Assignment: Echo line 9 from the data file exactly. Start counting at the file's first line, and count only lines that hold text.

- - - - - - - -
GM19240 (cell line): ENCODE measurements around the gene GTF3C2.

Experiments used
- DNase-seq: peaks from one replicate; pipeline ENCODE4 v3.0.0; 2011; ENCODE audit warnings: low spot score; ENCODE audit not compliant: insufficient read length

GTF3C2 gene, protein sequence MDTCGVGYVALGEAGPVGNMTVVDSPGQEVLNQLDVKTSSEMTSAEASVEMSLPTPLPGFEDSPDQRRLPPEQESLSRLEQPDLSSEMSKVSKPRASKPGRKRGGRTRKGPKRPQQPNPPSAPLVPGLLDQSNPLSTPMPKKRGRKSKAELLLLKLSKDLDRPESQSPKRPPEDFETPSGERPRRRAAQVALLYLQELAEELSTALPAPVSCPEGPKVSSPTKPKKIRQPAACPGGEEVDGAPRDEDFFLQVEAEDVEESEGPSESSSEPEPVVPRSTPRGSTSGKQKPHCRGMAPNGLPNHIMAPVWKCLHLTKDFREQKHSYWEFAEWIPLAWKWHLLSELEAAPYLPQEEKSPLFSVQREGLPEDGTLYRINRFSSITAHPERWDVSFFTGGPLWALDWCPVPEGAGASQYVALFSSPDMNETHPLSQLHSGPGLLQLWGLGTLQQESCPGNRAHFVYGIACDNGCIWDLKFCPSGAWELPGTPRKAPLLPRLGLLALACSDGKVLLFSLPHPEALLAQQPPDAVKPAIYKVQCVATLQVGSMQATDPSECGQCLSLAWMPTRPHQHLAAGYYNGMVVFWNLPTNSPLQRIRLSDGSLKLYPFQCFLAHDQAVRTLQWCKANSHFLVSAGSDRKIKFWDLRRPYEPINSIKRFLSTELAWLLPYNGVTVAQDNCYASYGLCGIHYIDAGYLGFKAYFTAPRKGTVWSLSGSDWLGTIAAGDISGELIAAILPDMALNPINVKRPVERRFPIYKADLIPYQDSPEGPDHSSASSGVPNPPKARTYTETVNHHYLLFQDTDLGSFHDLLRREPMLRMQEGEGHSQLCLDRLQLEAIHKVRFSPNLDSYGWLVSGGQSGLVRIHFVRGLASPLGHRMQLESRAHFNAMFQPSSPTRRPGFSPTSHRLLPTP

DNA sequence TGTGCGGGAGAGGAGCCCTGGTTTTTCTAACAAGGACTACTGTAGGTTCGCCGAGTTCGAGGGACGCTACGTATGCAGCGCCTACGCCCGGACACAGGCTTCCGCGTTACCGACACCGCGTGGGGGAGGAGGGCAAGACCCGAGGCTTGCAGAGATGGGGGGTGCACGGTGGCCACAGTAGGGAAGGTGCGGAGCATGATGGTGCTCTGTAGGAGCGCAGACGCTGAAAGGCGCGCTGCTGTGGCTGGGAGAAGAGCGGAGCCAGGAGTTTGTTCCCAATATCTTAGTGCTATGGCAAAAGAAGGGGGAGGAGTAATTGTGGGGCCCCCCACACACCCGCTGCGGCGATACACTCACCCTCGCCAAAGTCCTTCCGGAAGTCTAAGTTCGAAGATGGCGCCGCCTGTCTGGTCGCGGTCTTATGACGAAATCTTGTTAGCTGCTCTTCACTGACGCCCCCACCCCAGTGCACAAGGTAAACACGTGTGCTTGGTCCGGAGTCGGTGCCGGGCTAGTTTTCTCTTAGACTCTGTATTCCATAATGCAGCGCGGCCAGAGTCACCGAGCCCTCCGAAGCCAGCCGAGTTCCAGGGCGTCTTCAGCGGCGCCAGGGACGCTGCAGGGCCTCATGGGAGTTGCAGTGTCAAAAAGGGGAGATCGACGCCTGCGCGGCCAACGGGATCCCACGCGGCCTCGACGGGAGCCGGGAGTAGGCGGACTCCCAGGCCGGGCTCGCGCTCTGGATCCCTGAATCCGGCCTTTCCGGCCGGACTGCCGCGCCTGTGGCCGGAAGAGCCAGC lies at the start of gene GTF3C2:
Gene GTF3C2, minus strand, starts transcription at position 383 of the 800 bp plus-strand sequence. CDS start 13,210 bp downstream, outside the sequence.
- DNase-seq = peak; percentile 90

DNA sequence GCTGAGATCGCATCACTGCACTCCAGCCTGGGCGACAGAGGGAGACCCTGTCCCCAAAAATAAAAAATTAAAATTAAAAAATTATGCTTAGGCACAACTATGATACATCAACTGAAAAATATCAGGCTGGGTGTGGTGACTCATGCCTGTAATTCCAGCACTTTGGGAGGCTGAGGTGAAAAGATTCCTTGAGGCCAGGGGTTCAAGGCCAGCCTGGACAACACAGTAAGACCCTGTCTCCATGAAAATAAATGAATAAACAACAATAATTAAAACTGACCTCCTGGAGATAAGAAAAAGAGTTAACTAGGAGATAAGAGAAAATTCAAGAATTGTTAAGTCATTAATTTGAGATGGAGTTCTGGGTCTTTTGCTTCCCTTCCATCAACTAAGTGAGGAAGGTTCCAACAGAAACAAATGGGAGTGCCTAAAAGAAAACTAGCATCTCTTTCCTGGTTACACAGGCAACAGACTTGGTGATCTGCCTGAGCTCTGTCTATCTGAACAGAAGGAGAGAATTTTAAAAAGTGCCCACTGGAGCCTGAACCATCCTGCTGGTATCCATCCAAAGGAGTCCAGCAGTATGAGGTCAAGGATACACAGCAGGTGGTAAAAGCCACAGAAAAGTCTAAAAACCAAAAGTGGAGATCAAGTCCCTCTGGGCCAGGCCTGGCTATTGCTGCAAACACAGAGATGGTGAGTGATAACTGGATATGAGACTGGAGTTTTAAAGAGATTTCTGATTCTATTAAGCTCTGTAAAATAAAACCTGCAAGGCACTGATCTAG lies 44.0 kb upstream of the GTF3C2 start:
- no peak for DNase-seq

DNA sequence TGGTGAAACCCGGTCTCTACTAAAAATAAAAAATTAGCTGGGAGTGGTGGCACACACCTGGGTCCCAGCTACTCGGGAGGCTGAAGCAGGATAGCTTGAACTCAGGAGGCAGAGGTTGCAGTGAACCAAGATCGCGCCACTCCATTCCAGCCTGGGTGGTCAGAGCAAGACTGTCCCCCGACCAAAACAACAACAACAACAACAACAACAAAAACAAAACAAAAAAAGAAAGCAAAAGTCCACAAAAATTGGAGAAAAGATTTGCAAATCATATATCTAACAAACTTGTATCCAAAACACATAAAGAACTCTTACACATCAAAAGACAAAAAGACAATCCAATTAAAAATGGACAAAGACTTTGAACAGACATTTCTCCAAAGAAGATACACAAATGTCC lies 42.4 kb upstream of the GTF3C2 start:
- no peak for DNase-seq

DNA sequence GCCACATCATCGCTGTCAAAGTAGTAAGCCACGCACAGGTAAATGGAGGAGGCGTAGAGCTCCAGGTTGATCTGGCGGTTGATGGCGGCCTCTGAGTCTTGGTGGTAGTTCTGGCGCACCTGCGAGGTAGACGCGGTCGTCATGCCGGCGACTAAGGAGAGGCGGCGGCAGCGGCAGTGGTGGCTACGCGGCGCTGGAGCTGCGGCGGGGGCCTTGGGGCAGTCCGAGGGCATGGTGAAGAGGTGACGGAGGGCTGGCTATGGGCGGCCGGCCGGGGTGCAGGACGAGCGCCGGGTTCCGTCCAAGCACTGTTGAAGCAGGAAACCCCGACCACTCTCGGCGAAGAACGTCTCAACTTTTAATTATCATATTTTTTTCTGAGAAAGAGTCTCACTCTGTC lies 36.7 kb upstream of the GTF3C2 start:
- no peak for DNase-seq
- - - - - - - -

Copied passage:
- no peak for DNase-seq